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This article was published 10/2/2015 (741 days ago), so information in it may no longer be current.
George Peterson talks about the war like it was yesterday.
On the eve of his 94th birthday, the Windsor Park resident spoke to The Lance recently about his service during the Second World War, his heroic participation in the Battle of Hong Kong, and his time as a prisoner of war.
Peterson is the sole surviving member of the Arden Seven — a group of young men who lived on Arden Avenue in the Pulberry area of St. Vital that joined the Winnipeg Grenadiers. The other members include Peterson’s twin brother, Morris, who died in 1986, Fred Abrahams (also known as Fred Harting), Bill Lancaster, and brothers Alfred, Edward and Harry Shayler.
The seven men survived the Battle of Hong Kong in 1941. Records show that 290 Canadians were killed and another 493 were wounded during the battle. Greatly outnumbered, the allied forces surrendered to the Japanese on Christmas Day 1941. The survivors spent the next 44 months living in torturous conditions as prisoners of war.
"The battle lasted for 17 days from Dec. 8 to 25. I remember one day I hadn’t eaten and someone brought me a couple of jam sandwiches. I put one sandwich on the parapet, but it got covered in sand so I couldn’t eat it," Peterson said.
"During the battle, we were always pushed back and then had no place to advance to. We did our duties and didn’t do anything to spoil the good name of Canada. The day we surrendered we went from one hell to another."
While a prisoner at the camp, Peterson was made to work in a coal mine. As well as the casualties of the famous battle, Peterson said 264 soldiers also lost their lives in captivity due to various causes, including "disease, starvation, overwork and murder."
When the men were finally liberated, Peterson said, they had trouble proving the extent of their suffering because they had eaten well in their final days.
"One of the problems when we got home was that we looked too well. Emperor Hirohito surrendered on Aug. 15, but we weren’t released until Sept. 9. After Aug. 15, the U.S. troops started dropping supplies and we started eating pretty well. By the time I got home at the end of September, I’d put on 68 pounds. People wouldn’t believe what had happened to us, even the doctors," Peterson said.
"As prisoners of war, we lived on hope. When we were taken prisoner, we thought we’d be out by April, then Dominion Day and so on. We picked days to focus on and they came and passed. Almost four years later, our hopes came true. When the end came, I happened to be in the mine. We were called to the place where the trains were and we knew something was wrong. A Korean man said either one of the trains is off or the war is over."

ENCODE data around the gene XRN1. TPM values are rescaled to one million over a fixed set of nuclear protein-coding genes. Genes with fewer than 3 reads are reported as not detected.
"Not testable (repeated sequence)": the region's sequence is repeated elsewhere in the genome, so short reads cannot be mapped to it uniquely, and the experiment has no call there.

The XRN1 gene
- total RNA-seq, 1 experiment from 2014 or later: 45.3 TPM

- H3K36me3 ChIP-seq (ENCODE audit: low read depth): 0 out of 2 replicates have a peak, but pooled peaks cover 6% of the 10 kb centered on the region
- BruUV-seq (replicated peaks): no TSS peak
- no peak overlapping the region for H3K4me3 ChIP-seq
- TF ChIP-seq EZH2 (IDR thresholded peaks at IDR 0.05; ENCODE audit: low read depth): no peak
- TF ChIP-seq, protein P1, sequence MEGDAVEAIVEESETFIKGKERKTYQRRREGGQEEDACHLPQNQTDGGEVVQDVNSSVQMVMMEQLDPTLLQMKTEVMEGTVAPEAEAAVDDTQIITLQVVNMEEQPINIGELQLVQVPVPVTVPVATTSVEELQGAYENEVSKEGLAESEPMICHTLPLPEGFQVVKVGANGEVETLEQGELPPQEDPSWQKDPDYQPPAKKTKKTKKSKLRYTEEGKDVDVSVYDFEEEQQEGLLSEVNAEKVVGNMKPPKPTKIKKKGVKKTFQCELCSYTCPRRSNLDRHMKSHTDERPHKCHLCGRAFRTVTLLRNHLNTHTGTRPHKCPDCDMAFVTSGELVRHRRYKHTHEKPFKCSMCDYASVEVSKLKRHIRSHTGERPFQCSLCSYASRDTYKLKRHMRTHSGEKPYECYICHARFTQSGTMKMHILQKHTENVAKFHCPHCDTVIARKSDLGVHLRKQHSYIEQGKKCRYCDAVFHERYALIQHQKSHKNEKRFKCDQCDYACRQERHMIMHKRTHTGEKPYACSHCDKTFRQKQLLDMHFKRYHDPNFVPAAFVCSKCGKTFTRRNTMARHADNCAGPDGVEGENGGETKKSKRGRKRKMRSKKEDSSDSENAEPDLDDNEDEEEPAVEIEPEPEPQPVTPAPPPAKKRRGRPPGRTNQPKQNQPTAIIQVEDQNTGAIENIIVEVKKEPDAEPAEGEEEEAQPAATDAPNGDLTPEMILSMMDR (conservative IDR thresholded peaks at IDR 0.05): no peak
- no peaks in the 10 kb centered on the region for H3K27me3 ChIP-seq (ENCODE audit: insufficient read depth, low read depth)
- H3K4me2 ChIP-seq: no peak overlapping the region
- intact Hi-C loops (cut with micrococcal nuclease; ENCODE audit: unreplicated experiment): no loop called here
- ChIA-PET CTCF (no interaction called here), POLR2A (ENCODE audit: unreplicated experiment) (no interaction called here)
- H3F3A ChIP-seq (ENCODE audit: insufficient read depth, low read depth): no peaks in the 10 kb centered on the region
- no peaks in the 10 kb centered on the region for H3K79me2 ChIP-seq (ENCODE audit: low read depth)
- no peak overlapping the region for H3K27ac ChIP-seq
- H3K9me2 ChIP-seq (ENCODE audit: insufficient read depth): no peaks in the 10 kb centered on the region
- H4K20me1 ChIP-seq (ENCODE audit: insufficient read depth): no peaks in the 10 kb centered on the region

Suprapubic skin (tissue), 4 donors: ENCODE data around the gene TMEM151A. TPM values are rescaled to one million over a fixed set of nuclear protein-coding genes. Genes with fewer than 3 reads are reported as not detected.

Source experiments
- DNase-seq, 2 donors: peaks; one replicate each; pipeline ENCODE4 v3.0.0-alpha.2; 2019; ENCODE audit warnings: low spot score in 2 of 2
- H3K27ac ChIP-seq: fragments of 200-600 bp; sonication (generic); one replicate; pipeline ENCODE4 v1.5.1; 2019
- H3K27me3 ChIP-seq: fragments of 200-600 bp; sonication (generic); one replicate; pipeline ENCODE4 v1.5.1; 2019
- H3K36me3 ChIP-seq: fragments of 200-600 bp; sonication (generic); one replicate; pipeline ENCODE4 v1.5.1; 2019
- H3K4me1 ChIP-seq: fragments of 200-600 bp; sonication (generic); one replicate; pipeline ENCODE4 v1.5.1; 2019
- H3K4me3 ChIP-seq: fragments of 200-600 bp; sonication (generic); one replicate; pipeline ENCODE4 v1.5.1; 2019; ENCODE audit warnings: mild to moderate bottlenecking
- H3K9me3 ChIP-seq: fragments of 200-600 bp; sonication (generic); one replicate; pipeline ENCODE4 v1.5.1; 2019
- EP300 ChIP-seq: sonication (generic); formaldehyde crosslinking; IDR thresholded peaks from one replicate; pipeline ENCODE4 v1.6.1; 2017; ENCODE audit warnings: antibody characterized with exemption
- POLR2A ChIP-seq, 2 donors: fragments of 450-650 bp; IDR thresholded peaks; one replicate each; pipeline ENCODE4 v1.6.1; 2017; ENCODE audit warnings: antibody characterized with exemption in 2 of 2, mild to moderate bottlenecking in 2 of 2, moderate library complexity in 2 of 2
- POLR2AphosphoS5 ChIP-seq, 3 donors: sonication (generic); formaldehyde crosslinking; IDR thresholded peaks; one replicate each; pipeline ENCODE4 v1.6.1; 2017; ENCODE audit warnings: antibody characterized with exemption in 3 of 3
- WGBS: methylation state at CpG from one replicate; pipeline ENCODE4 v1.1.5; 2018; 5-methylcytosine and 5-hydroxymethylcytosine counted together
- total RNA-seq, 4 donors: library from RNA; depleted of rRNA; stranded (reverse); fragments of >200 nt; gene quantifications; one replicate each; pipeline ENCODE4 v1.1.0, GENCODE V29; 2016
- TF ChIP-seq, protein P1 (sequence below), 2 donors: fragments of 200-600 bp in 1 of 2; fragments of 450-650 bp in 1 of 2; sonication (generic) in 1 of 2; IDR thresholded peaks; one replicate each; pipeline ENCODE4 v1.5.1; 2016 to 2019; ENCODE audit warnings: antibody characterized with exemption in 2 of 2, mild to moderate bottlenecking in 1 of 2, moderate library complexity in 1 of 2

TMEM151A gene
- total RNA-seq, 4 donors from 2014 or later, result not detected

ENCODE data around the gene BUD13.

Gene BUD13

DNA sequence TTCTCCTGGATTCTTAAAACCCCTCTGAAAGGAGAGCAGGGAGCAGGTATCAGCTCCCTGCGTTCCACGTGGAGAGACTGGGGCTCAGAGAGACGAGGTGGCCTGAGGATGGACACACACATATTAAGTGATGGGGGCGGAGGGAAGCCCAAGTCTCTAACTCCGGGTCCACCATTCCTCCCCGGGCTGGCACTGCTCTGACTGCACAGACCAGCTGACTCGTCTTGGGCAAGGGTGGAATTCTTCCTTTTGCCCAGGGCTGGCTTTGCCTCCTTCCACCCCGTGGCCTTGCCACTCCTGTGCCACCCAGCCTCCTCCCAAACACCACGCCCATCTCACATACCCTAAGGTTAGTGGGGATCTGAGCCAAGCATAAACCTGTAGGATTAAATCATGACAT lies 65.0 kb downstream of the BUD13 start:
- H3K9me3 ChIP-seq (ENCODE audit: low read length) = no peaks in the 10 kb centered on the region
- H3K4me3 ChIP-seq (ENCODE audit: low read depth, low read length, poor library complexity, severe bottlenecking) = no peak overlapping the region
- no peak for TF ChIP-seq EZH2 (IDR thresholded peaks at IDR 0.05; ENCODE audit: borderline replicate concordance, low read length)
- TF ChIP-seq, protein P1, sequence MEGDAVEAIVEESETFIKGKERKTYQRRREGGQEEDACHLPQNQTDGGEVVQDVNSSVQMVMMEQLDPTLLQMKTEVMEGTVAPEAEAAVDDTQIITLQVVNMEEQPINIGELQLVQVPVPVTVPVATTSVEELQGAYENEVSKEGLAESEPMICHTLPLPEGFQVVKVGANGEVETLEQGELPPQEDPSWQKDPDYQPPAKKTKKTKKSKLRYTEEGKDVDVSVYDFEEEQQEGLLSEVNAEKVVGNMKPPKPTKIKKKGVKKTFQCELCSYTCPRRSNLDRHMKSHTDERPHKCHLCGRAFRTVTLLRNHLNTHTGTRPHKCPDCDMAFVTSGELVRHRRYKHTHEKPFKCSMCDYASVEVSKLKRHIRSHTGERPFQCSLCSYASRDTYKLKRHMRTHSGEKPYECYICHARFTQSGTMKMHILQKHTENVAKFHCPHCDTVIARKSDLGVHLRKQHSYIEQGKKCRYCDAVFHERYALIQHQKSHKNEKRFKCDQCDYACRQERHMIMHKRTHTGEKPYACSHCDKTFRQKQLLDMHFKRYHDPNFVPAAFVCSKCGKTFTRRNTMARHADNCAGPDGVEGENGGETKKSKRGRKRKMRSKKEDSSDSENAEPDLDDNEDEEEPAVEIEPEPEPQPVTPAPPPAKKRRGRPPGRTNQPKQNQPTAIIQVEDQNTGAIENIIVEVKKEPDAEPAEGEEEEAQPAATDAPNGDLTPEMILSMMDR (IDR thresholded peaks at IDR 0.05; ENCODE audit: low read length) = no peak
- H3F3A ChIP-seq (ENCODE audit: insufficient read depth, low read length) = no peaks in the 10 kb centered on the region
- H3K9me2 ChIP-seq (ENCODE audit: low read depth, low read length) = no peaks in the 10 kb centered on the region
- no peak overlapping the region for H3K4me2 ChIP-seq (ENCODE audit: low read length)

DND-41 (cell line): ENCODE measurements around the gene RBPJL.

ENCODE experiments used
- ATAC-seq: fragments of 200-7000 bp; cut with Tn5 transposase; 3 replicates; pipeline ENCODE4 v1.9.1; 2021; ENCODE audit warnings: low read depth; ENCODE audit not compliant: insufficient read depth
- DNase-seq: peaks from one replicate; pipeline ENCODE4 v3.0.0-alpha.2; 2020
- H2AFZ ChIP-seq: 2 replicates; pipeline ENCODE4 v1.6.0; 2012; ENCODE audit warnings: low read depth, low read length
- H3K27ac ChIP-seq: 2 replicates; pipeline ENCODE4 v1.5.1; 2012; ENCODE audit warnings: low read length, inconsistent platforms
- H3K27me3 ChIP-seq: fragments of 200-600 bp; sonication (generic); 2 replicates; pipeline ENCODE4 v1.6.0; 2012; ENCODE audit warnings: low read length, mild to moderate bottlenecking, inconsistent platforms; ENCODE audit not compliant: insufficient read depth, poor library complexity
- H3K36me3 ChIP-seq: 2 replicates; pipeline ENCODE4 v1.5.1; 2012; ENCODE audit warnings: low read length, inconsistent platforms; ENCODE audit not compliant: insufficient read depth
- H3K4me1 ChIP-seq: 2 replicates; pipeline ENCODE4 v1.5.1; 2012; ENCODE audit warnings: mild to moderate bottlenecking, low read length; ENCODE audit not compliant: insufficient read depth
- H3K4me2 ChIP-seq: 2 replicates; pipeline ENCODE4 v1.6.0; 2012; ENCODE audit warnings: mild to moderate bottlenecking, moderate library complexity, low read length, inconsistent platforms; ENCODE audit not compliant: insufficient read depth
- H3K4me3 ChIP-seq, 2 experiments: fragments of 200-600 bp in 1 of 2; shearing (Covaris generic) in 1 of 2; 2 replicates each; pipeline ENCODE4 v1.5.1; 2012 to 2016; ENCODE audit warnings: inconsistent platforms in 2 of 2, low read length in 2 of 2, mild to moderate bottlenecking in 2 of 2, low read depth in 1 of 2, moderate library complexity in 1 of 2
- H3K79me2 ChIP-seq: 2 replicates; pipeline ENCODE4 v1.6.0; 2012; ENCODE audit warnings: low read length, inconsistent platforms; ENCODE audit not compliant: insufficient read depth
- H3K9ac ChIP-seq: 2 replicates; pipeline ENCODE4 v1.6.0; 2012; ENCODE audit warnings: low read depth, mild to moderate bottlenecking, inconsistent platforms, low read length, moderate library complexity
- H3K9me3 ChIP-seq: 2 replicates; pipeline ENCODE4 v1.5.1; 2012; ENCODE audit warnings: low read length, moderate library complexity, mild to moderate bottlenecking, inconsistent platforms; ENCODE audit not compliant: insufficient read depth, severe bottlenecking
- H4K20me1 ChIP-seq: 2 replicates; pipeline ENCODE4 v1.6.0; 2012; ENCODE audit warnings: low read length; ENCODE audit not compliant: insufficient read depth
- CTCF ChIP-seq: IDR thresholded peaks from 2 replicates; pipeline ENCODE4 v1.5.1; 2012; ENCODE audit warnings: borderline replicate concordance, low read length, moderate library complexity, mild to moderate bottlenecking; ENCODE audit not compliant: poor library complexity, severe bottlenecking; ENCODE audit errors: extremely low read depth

In December 2011, Peterson was one of three Hong Kong veterans invited by the Canadian government to accept an official apology from the Japanese in Tokyo for the mistreatment of Canadian prisoners during the war.
"I was the senior soldier, so I spoke first. I said, "I accept your apology today on behalf of my comrades and myself who were taken prisoner on Christmas Day 1941. I can neither forgive nor forget our treatment at the hands of your military, but I do accept your apology today, sir.’"
On a local level, last summer saw the unveiling of a permanent Arden Seven monument in Jules Mager Park (River Road and St. Michael Road). According to local historian and president of the St. Vital Historical Society Bob Holliday, the idea for the monument came from Riel MLA Christine Melnick.
"Melnick approached city councillor Brian Mayes, who approached the St. Vital Historical Society for information and a meeting was arranged with George Peterson," Holliday told The Lance last year. "Following two meetings in the SVHS board room, the plans for the monument were officially unveiled during an August 2013 convention of Hong Kong veterans in Winnipeg."
"When I first saw the monument, it was pretty emotional for me. Brian said he could get the money for it and that I could approve it, which I appreciated. I like the idea of the seven chairs and two plaques," Peterson said.
"I think the monument was very well done. I didn’t think it was going to turn out as good as that."
Peterson’s first home was on Bannerman Avenue in Winnipeg’s North End and his family moved to Arden Avenue when he was 12 or 13. And though decades have passed since, the war hero still harbours memories of his early years.
"I remember Woodlawn School, a two-room school for Grades 1 to 6. Of course, there was no Bishop Grandin Greenway then, so there was lots of green space. My father worked at Winnipeg General Hospital and he was taken sick with pneumonia and ended up in hospital. When he was ready to return to work, he found out his friend had replaced him, so he was unemployed through most of the Depression years. Sometimes he found something to do, but not often. But there was always food on the table," Peterson said.
"He had a $10 a month pension from serving the First World War and with that I could fill a wagon of food for a week at the local store. It was near the area that the St. Mary’s Road streetcar would turn around and head back to Winnipeg."